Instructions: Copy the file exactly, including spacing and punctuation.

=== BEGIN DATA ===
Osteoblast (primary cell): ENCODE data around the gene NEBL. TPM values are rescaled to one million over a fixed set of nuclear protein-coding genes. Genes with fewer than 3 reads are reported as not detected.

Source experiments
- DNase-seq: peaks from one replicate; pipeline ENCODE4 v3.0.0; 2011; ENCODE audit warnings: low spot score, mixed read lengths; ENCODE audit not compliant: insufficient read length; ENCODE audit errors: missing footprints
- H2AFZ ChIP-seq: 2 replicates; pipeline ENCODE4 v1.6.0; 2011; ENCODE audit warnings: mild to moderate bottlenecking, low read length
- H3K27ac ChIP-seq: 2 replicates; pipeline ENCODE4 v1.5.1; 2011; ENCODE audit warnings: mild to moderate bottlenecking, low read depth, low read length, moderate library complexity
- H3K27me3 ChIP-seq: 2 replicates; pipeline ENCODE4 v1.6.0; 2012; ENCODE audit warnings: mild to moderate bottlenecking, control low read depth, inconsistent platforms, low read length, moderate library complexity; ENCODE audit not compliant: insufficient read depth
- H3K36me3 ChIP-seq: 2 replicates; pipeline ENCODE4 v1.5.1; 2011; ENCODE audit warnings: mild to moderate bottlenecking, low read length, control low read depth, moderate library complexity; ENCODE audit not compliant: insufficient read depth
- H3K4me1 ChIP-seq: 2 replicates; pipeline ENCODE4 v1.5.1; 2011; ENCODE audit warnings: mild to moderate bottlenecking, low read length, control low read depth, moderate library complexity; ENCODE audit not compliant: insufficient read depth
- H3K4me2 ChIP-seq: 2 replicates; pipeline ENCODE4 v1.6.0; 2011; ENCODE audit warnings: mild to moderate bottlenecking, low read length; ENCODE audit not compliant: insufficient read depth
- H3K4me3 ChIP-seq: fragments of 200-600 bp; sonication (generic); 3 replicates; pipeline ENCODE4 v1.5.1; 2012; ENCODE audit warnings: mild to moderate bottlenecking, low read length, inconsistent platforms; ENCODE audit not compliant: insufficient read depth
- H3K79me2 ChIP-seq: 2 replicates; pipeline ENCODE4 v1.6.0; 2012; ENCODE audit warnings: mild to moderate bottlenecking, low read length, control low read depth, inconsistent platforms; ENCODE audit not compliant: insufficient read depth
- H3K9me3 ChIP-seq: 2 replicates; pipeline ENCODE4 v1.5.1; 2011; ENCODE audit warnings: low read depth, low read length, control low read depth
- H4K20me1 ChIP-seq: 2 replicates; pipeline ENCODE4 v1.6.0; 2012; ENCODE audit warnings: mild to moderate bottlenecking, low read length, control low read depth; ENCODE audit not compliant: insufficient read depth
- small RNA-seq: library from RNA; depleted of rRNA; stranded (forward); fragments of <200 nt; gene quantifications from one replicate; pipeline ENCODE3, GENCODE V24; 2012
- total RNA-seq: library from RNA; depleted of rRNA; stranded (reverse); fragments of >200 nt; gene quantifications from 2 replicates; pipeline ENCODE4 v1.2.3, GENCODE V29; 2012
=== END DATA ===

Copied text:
Osteoblast (primary cell): ENCODE data around the gene NEBL. TPM values are rescaled to one million over a fixed set of nuclear protein-coding genes. Genes with fewer than 3 reads are reported as not detected.

Source experiments
- DNase-seq: peaks from one replicate; pipeline ENCODE4 v3.0.0; 2011; ENCODE audit warnings: low spot score, mixed read lengths; ENCODE audit not compliant: insufficient read length; ENCODE audit errors: missing footprints
- H2AFZ ChIP-seq: 2 replicates; pipeline ENCODE4 v1.6.0; 2011; ENCODE audit warnings: mild to moderate bottlenecking, low read length
- H3K27ac ChIP-seq: 2 replicates; pipeline ENCODE4 v1.5.1; 2011; ENCODE audit warnings: mild to moderate bottlenecking, low read depth, low read length, moderate library complexity
- H3K27me3 ChIP-seq: 2 replicates; pipeline ENCODE4 v1.6.0; 2012; ENCODE audit warnings: mild to moderate bottlenecking, control low read depth, inconsistent platforms, low read length, moderate library complexity; ENCODE audit not compliant: insufficient read depth
- H3K36me3 ChIP-seq: 2 replicates; pipeline ENCODE4 v1.5.1; 2011; ENCODE audit warnings: mild to moderate bottlenecking, low read length, control low read depth, moderate library complexity; ENCODE audit not compliant: insufficient read depth
- H3K4me1 ChIP-seq: 2 replicates; pipeline ENCODE4 v1.5.1; 2011; ENCODE audit warnings: mild to moderate bottlenecking, low read length, control low read depth, moderate library complexity; ENCODE audit not compliant: insufficient read depth
- H3K4me2 ChIP-seq: 2 replicates; pipeline ENCODE4 v1.6.0; 2011; ENCODE audit warnings: mild to moderate bottlenecking, low read length; ENCODE audit not compliant: insufficient read depth
- H3K4me3 ChIP-seq: fragments of 200-600 bp; sonication (generic); 3 replicates; pipeline ENCODE4 v1.5.1; 2012; ENCODE audit warnings: mild to moderate bottlenecking, low read length, inconsistent platforms; ENCODE audit not compliant: insufficient read depth
- H3K79me2 ChIP-seq: 2 replicates; pipeline ENCODE4 v1.6.0; 2012; ENCODE audit warnings: mild to moderate bottlenecking, low read length, control low read depth, inconsistent platforms; ENCODE audit not compliant: insufficient read depth
- H3K9me3 ChIP-seq: 2 replicates; pipeline ENCODE4 v1.5.1; 2011; ENCODE audit warnings: low read depth, low read length, control low read depth
- H4K20me1 ChIP-seq: 2 replicates; pipeline ENCODE4 v1.6.0; 2012; ENCODE audit warnings: mild to moderate bottlenecking, low read length, control low read depth; ENCODE audit not compliant: insufficient read depth
- small RNA-seq: library from RNA; depleted of rRNA; stranded (forward); fragments of <200 nt; gene quantifications from one replicate; pipeline ENCODE3, GENCODE V24; 2012
- total RNA-seq: library from RNA; depleted of rRNA; stranded (reverse); fragments of >200 nt; gene quantifications from 2 replicates; pipeline ENCODE4 v1.2.3, GENCODE V29; 2012